Contents of the Winter 2014 Northants News

The World's biggest cactus flowers        Colin C Walker & Marjorie Thorburn


Colin and Marjorie discover a hedge of Hylocereus with the World’s biggest cactus flowers.

We have just returned from a wonderful short break on Tenerife where, needless to say, plants featured prominently. A major theme has been SIZE and we’re talking BIG here! Top of our list of plants to see was the LARGEST dragon tree (Dracaena drago) in the Canary Islands, at Icod de los Vinos. Next, the Jardin de Aclimatacion in Puerto de la Cruz, just around the corner from where we were staying at the fabulous Hotel Botanico, is home to the BIGGEST specimen we have seen of the strangling fig (Ficus macrophylla), with its numerous buttress roots, which dominated the centre of the botanic garden. Most impressive of all, though, was that we found and photographed a cactus with the BIGGEST flowers we’ve ever seen, justly deserving a write-up for NN!

The cactus formed a hedge (Fig 1) at the front of a small house roughly a 15 minute downhill walk into the town centre from our hotel. From its 3-angled stems we knew immediately that we were dealing with a species of Hylocereus. This name, incidentally, comes from the Greek and means ‘forest Cereus’. On our first encounter, late in the morning, we saw mainly buds (Fig 2), but it was clear that these would open fairly soon, so these were carefully monitored because we knew that we were observing a night-flowering plant. Sure enough, two days later it became apparent that buds were going to open that night. After dinner, being the dedicated plant hunters that you know us to be, at around 10.00 pm we took a stroll back down the hill where we were rewarded by seeing some open flowers (Fig 3). Each flower bears a tube without spines, wool or hairs, distinguishing it from those of the other famous night-blooming cactus, Selenicereus, which has spiny flower tubes. So, “our” plant is undoubtedly a species of Hylocereus. The flower is about 30 cm long and maybe slightly over 30 cm across, making this THE BIGGEST cactus flower we have ever seen! These flowers are truly stunning, but interestingly we could not  detect even a trace of scent. 

 Fig 1 (Top): A hedge of Hylocereus at Puerto de la Cruz, Tenerife.

Fig 2 (Middle): Buds of Hylocereus.

Fig 3 (Bottom): Flowers of Hylocereus open at 10.00 pm two days later, taken by flash.

The next morning, Colin being the absolutely dedicated plantsman that he is, returned to the site at 8.00 am even before breakfast, whilst Marjorie watched some of the Japanese Grand Prix - well, a girl can only take so much plant work on holiday! The flowers were still open (Fig 4). Later in the morning at around 11.00 pm the flowers were starting to fade (Fig 5). So, these HUGE cactus flowers are truly nocturnal, and each lasts fleetingly for a single night.

Britton & Rose (1909) described the genus Hylocereus as follows: “Climbing cacti, with elongated, 3-angled or 3-winged stems and branches emitting aerial roots, their areoles bearing several short spines and a tuft of very short wool; flowers very large, nocturnal, funneliform…..” This absolutely matches our plant.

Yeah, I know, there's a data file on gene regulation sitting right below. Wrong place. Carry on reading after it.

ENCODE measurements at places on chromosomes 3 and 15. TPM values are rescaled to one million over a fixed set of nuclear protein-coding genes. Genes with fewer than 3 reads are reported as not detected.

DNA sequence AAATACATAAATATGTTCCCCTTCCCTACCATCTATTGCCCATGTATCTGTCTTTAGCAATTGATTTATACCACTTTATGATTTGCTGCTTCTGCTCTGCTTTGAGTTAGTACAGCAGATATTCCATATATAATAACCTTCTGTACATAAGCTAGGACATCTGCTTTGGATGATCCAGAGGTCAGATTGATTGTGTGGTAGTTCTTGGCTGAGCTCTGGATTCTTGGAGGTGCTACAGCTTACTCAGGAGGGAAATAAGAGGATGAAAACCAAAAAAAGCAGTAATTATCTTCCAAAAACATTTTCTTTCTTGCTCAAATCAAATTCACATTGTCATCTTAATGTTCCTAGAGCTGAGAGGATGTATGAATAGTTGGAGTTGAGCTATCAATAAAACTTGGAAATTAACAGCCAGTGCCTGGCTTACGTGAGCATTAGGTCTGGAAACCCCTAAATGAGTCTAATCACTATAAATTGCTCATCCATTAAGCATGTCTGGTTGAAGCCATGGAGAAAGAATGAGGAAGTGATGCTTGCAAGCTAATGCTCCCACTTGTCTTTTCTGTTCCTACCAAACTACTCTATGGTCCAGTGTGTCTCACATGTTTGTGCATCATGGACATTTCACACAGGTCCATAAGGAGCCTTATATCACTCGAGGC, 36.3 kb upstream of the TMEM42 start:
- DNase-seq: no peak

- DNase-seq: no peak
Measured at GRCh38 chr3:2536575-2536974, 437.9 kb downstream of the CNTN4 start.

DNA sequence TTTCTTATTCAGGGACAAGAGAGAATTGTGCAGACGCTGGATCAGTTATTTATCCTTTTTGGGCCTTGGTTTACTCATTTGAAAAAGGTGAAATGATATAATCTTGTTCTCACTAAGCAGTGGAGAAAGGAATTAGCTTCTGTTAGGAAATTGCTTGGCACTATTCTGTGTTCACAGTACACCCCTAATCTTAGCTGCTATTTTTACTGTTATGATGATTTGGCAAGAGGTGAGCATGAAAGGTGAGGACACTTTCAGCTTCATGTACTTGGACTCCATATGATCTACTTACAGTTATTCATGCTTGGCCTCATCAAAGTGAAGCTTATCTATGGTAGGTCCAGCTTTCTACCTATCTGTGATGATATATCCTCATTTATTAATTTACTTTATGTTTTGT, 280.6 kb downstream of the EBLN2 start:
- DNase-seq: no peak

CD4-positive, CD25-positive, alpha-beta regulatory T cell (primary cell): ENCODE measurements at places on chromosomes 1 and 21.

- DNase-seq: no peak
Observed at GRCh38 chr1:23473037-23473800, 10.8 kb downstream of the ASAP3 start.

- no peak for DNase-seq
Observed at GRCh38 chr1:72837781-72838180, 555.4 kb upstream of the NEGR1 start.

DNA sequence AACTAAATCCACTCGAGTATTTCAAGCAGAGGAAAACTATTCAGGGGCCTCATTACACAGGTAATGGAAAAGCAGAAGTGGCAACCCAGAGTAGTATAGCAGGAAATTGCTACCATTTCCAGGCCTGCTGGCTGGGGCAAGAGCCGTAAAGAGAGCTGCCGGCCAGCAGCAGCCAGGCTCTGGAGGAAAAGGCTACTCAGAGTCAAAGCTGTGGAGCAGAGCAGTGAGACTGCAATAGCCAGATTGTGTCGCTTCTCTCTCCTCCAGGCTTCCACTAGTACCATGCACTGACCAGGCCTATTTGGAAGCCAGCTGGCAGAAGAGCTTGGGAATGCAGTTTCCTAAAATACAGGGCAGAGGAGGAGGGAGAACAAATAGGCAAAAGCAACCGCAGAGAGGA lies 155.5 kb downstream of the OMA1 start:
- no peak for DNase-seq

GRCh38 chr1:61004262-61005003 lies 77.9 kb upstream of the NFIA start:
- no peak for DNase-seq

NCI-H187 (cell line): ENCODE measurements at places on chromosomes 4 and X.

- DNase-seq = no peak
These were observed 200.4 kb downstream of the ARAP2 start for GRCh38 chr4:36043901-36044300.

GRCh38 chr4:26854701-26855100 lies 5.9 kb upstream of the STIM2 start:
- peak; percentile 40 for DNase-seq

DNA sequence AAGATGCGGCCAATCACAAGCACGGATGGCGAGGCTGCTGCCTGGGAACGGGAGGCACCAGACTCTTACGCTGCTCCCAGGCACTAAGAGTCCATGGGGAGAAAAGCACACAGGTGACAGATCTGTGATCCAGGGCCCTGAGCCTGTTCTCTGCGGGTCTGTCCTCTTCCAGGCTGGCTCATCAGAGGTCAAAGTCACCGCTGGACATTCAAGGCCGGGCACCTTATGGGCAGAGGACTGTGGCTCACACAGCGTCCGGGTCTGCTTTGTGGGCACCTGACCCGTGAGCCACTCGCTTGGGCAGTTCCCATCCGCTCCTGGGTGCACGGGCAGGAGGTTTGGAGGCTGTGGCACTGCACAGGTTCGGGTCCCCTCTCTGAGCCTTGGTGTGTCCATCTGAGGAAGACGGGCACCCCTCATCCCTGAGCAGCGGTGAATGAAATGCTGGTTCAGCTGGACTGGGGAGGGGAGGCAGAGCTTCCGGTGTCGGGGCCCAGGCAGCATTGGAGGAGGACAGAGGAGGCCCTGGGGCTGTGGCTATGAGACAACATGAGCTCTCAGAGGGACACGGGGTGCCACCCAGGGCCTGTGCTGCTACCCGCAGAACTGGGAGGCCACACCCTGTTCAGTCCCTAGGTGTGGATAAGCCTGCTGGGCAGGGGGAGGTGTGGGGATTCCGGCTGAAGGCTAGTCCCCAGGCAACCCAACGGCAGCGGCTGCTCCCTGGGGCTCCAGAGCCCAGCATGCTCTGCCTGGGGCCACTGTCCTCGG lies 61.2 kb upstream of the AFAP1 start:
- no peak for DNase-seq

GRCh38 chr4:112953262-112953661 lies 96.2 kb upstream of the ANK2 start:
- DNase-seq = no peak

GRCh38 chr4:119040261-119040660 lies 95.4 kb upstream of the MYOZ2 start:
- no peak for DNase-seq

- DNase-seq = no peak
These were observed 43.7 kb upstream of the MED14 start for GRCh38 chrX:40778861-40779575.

Bauer (2003) produced the most recent review of Hylocereus and its relatives. He recognised 15 species with a tropical distribution from southern Mexico south to northern Argentina. Using his key our plant is Hylocereus undatus, where the specific name means ‘wavy’ for the margins of the ribs. The origin of the plant used by the famous English botanist Adrian Haworth to describe the species as Cereus undatus in 1830 was apparently China! Bauer (2003) says that “it could be that this species originated in southern Mexico or Yucatan. However, today it can be found all over the New World tropics. It is much cultivated and has undoubtedly very often escaped from cultivation. Now it is also widespread in southeast Asia”.

So, having seen H. undatus in cultivation before, our encounter on Tenerife was the first time that we had observed fully opened flowers, and truly spectacular these are: THE BIGGEST cactus flowers of all. The fruits, which we have not yet seen, are equally large, being described as ovoid to globose, up to 12 cm in diameter, and orange-yellow to bright red (Taylor & Zappi, 2004). Anderson (2001) says that this species “has become a popular cultivated plant in Vietnam, the fruits being called dragon fruits. Large quantities are exported to other Asian countries”. We’ve yet to sample the delights of these dragons, but will now hunt these down and give them a whirl.

Colin & Marjorie

 Fig 4 (Top): Flowers still open at 8.00 am the following morning.

Fig 5 (Bottom): Flowers starting to fade at 11.00 am the same morning.


Anderson, E.F. (2001) The Cactus Family. Timber Press, Portland, Oregon.

Bauer, R. (2003) A synopsis of the tribe Hylocereeae Buxb. Cact. Syst. Init., 17: 1-64.

Britton, N.L. & Rose, J.N. (1909) The genus Cereus and its allies in North America. Contr. U.S. Natl. Herb., 12: 413-437, pls. 61-76.

Taylor, N. & Zappi, D. (2004) Cacti of Eastern Brazil. The Royal Botanic Gardens, Kew.

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